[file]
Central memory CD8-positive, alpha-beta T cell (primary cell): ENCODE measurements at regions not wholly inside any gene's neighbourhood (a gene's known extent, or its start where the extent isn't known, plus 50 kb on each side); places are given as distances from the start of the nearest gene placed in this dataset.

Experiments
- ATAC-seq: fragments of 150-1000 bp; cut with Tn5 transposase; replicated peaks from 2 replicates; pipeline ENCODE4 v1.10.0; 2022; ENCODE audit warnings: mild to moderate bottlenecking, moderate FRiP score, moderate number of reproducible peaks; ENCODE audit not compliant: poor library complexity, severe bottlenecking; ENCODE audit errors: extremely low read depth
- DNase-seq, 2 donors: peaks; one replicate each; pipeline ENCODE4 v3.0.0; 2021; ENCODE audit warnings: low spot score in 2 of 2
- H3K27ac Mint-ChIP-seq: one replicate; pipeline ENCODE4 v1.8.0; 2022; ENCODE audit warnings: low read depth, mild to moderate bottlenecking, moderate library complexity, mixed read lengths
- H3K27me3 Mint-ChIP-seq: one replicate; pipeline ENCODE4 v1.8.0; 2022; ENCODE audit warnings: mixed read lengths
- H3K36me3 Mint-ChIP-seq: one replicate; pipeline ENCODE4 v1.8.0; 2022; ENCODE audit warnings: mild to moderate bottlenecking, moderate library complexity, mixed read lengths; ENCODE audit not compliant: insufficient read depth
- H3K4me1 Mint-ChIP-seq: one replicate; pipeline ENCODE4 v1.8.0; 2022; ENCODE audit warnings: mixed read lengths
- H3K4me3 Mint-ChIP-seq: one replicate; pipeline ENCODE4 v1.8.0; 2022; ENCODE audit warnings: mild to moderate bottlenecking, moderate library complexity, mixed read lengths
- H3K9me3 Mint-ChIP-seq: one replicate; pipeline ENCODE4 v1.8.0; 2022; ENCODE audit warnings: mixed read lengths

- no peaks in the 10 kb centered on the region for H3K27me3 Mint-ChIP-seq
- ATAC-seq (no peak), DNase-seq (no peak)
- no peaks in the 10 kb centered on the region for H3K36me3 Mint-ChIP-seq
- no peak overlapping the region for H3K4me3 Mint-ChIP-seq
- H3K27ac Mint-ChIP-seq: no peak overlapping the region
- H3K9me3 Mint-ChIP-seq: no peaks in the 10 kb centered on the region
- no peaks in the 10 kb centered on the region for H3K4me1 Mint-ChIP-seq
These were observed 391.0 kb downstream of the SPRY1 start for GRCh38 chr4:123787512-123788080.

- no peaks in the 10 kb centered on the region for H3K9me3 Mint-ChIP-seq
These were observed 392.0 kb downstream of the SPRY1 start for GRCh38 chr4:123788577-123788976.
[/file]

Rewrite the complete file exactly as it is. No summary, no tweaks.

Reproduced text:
Central memory CD8-positive, alpha-beta T cell (primary cell): ENCODE measurements at regions not wholly inside any gene's neighbourhood (a gene's known extent, or its start where the extent isn't known, plus 50 kb on each side); places are given as distances from the start of the nearest gene placed in this dataset.

Experiments
- ATAC-seq: fragments of 150-1000 bp; cut with Tn5 transposase; replicated peaks from 2 replicates; pipeline ENCODE4 v1.10.0; 2022; ENCODE audit warnings: mild to moderate bottlenecking, moderate FRiP score, moderate number of reproducible peaks; ENCODE audit not compliant: poor library complexity, severe bottlenecking; ENCODE audit errors: extremely low read depth
- DNase-seq, 2 donors: peaks; one replicate each; pipeline ENCODE4 v3.0.0; 2021; ENCODE audit warnings: low spot score in 2 of 2
- H3K27ac Mint-ChIP-seq: one replicate; pipeline ENCODE4 v1.8.0; 2022; ENCODE audit warnings: low read depth, mild to moderate bottlenecking, moderate library complexity, mixed read lengths
- H3K27me3 Mint-ChIP-seq: one replicate; pipeline ENCODE4 v1.8.0; 2022; ENCODE audit warnings: mixed read lengths
- H3K36me3 Mint-ChIP-seq: one replicate; pipeline ENCODE4 v1.8.0; 2022; ENCODE audit warnings: mild to moderate bottlenecking, moderate library complexity, mixed read lengths; ENCODE audit not compliant: insufficient read depth
- H3K4me1 Mint-ChIP-seq: one replicate; pipeline ENCODE4 v1.8.0; 2022; ENCODE audit warnings: mixed read lengths
- H3K4me3 Mint-ChIP-seq: one replicate; pipeline ENCODE4 v1.8.0; 2022; ENCODE audit warnings: mild to moderate bottlenecking, moderate library complexity, mixed read lengths
- H3K9me3 Mint-ChIP-seq: one replicate; pipeline ENCODE4 v1.8.0; 2022; ENCODE audit warnings: mixed read lengths

- no peaks in the 10 kb centered on the region for H3K27me3 Mint-ChIP-seq
- ATAC-seq (no peak), DNase-seq (no peak)
- no peaks in the 10 kb centered on the region for H3K36me3 Mint-ChIP-seq
- no peak overlapping the region for H3K4me3 Mint-ChIP-seq
- H3K27ac Mint-ChIP-seq: no peak overlapping the region
- H3K9me3 Mint-ChIP-seq: no peaks in the 10 kb centered on the region
- no peaks in the 10 kb centered on the region for H3K4me1 Mint-ChIP-seq
These were observed 391.0 kb downstream of the SPRY1 start for GRCh38 chr4:123787512-123788080.

- no peaks in the 10 kb centered on the region for H3K9me3 Mint-ChIP-seq
These were observed 392.0 kb downstream of the SPRY1 start for GRCh38 chr4:123788577-123788976.